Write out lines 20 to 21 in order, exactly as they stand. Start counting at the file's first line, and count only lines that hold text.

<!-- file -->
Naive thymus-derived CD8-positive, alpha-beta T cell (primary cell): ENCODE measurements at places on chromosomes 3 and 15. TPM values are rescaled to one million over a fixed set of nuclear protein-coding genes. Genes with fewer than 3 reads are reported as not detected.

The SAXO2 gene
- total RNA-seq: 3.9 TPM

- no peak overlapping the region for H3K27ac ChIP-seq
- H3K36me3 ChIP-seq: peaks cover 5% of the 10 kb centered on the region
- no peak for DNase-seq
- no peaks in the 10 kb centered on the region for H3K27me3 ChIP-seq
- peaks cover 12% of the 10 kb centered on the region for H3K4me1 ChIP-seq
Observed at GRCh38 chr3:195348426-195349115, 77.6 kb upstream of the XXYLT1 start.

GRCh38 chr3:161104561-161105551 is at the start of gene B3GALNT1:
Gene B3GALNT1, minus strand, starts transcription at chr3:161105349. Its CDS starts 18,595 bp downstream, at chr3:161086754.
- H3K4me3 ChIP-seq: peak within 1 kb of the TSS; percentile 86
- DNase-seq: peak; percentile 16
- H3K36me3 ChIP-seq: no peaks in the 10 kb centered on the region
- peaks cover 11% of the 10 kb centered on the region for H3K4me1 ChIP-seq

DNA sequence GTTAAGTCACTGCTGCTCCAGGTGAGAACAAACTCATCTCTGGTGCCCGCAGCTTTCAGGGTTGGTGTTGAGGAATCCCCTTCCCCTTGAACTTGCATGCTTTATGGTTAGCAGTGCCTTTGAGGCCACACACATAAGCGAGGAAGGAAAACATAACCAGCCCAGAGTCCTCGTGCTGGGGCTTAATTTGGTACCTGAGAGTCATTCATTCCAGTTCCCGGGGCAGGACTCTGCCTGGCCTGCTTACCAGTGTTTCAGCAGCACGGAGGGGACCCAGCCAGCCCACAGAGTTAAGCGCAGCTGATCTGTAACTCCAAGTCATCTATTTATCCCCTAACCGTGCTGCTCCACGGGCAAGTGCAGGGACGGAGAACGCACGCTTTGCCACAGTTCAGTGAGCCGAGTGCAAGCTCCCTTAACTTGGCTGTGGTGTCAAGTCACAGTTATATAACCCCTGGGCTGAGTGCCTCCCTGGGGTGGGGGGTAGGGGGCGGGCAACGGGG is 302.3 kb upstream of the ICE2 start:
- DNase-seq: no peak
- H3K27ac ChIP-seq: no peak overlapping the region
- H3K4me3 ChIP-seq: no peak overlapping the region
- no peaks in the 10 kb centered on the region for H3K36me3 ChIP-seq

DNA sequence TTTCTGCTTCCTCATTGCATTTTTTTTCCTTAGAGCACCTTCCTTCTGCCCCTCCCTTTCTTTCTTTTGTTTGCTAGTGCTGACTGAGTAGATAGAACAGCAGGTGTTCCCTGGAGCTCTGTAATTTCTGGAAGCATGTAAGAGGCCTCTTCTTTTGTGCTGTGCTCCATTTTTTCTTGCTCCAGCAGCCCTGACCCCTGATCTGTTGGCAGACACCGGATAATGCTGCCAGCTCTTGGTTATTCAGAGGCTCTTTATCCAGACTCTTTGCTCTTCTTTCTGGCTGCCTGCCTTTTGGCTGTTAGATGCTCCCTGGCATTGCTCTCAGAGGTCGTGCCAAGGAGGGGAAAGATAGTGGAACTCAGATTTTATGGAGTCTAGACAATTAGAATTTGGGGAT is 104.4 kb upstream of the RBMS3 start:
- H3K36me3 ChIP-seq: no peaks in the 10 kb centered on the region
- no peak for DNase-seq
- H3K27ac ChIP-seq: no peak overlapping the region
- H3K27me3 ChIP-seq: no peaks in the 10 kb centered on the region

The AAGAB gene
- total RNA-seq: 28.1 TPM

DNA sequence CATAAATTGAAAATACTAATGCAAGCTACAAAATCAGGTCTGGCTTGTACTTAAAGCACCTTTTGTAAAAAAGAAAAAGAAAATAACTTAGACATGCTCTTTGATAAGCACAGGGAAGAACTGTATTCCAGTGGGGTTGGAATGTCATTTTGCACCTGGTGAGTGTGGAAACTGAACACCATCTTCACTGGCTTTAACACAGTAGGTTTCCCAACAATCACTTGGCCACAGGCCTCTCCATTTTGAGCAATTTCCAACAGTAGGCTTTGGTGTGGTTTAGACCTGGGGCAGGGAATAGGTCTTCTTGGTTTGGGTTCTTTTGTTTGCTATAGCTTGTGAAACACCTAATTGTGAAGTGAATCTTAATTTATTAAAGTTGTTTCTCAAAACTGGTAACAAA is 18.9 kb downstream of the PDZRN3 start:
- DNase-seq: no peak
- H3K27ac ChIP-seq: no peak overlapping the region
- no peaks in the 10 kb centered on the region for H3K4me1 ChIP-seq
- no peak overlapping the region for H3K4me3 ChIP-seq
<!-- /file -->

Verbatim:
- no peaks in the 10 kb centered on the region for H3K36me3 ChIP-seq

DNA sequence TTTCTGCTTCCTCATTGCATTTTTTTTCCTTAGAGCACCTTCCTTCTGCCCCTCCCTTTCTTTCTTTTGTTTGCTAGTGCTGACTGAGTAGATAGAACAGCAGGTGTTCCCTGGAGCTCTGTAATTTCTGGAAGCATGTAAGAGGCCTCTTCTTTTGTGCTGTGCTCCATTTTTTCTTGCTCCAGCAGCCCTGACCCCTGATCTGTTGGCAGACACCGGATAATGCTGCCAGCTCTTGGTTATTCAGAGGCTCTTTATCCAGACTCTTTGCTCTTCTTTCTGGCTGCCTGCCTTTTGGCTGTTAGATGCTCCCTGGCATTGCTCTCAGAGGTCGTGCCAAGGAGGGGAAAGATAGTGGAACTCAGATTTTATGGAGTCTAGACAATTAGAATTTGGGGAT is 104.4 kb upstream of the RBMS3 start: